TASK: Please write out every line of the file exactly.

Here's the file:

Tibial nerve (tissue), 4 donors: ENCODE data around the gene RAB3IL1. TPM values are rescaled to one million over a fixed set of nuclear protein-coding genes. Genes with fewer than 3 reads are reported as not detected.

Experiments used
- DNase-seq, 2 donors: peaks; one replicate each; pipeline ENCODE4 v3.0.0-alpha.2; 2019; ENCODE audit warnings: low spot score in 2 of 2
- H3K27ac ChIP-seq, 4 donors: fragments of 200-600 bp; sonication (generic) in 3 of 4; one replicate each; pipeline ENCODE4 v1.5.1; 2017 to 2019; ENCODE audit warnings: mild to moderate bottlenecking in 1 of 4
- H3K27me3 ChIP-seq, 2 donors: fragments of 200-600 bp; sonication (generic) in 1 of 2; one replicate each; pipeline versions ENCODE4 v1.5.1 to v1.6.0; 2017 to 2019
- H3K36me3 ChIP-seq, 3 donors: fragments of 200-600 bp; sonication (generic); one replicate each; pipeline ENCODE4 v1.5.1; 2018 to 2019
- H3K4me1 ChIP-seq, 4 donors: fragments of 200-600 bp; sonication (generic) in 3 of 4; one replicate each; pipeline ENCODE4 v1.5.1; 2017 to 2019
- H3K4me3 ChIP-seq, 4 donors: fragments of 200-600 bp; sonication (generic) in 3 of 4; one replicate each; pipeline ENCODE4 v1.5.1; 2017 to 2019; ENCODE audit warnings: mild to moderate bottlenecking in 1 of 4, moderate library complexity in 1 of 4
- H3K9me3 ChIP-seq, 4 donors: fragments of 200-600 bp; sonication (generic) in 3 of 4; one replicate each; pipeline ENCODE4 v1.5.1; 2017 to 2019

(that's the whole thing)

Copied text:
Tibial nerve (tissue), 4 donors: ENCODE data around the gene RAB3IL1. TPM values are rescaled to one million over a fixed set of nuclear protein-coding genes. Genes with fewer than 3 reads are reported as not detected.

Experiments used
- DNase-seq, 2 donors: peaks; one replicate each; pipeline ENCODE4 v3.0.0-alpha.2; 2019; ENCODE audit warnings: low spot score in 2 of 2
- H3K27ac ChIP-seq, 4 donors: fragments of 200-600 bp; sonication (generic) in 3 of 4; one replicate each; pipeline ENCODE4 v1.5.1; 2017 to 2019; ENCODE audit warnings: mild to moderate bottlenecking in 1 of 4
- H3K27me3 ChIP-seq, 2 donors: fragments of 200-600 bp; sonication (generic) in 1 of 2; one replicate each; pipeline versions ENCODE4 v1.5.1 to v1.6.0; 2017 to 2019
- H3K36me3 ChIP-seq, 3 donors: fragments of 200-600 bp; sonication (generic); one replicate each; pipeline ENCODE4 v1.5.1; 2018 to 2019
- H3K4me1 ChIP-seq, 4 donors: fragments of 200-600 bp; sonication (generic) in 3 of 4; one replicate each; pipeline ENCODE4 v1.5.1; 2017 to 2019
- H3K4me3 ChIP-seq, 4 donors: fragments of 200-600 bp; sonication (generic) in 3 of 4; one replicate each; pipeline ENCODE4 v1.5.1; 2017 to 2019; ENCODE audit warnings: mild to moderate bottlenecking in 1 of 4, moderate library complexity in 1 of 4
- H3K9me3 ChIP-seq, 4 donors: fragments of 200-600 bp; sonication (generic) in 3 of 4; one replicate each; pipeline ENCODE4 v1.5.1; 2017 to 2019